“Episode 8” | Sanditon
We’re officially back in business with fall TV and so far, everything’s been utterly pleasing where this writer is concerned, but this week especially, I have not stopped thinking of the Sanditon finale since it’s aired and I’ve only rewatched it about 12 more times after that. (More, it’s definitely been more.)
First and foremost, I need you all to know that period dramas own my soul. That said, the slow but worthwhile progression of a Jane Austen love story is my absolute favorite because when it finally comes down to conversations between the pair we’re rooting for, it’s worth every pining moment — every dramatic event. There are plenty of moments throughout Sanditon’s finale that tug on the heartstrings, but I’m thinking blissfully about Sidney and Charlotte’s conversation on the balcony. And dare I say this might just be my favorite declaration after Mr. Knightley’s “If I loved you less, I might be able to talk about it more.”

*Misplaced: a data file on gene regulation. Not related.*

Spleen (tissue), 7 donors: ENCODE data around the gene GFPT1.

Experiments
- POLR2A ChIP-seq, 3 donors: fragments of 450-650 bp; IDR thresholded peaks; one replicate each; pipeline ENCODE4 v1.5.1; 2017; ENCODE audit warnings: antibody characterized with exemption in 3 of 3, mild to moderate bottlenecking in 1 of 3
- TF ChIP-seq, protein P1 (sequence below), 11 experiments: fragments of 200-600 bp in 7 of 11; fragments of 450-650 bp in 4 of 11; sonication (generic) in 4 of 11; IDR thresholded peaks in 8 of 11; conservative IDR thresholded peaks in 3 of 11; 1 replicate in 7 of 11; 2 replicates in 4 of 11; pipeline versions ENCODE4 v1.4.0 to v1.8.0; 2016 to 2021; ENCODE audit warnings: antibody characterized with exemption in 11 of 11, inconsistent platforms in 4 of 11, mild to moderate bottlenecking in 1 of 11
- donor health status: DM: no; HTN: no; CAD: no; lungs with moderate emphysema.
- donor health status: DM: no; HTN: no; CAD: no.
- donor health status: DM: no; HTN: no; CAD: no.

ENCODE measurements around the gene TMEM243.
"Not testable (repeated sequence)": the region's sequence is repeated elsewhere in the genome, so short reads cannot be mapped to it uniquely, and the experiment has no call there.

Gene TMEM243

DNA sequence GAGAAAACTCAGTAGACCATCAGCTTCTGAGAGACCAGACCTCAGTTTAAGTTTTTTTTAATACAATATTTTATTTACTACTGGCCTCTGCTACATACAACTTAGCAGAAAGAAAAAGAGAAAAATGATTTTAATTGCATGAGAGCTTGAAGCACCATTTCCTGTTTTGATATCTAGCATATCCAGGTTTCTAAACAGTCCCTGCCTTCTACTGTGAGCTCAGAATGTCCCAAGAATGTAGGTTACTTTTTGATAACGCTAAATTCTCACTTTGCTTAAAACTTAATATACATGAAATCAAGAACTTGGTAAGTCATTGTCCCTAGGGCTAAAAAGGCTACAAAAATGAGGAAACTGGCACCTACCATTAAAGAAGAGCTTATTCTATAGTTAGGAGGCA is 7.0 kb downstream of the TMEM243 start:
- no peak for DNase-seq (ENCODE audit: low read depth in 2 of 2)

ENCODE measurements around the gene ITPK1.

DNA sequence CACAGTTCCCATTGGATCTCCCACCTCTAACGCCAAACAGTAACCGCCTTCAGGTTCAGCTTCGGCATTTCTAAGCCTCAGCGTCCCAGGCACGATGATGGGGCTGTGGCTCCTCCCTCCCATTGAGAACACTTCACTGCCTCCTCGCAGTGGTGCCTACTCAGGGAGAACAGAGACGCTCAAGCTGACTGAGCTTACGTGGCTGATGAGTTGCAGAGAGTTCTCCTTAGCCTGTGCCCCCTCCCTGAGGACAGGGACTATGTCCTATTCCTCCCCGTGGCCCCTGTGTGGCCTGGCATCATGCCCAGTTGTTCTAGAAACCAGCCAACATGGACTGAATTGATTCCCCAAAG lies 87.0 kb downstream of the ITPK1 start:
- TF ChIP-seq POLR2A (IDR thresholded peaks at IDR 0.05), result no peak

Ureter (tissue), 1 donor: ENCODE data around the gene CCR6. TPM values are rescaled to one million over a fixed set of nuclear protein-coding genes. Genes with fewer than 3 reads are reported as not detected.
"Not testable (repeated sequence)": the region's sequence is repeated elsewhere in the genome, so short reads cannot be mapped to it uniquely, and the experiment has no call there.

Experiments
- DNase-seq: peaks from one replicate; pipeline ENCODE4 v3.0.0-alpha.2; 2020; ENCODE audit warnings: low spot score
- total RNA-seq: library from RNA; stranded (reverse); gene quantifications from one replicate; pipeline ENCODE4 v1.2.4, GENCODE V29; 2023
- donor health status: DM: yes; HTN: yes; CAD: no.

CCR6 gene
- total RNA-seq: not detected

“I have never wanted to put myself in someone else’s power before. I have never wanted to care for anyone but myself.” is as profound a declaration of love as the three official words could say. If this is just the first season, I can’t even imagine what will follow, and to be perfectly honest, I’m not ready for the emotions it’ll put me through it. (Just kidding, I’m 364% ready. Bring it. Give me season two stat.) There’s a great deal to be said about the bravery the affirmation conveys because such vulnerability coming from a man as jaded as Sidney promises far more than any ring ever could. And that’s essentially what makes me so hopeful for what’s to come. While words without actions can be insignificant, there’s still great prominence when the choice to be unreservedly sincere is coming from a man who’d long before promised never to love again. Sidney Parker, detached, damaged, despondent, made the conscious choice to give love one more try because the woman who stands before him brought a sense of indescribable purity back into his life — innocence and eagerness. The yearning to live beyond his needs in order to ensure that the best version of himself is worthy of her time and adoration. Any and all declarations take courage, there’s no questioning that, but it’s what he means that screams beyond the words he speaks. There’s nothing he wouldn’t do for Charlotte, no ocean he wouldn’t cross, no deal he wouldn’t make, no place he wouldn’t go. At the end of the day, it’s all for her. It’s all for her because his sole ability to love again is entirely due to her goodness, her innate curiosity, and the fearlessness in which she alone challenges him with.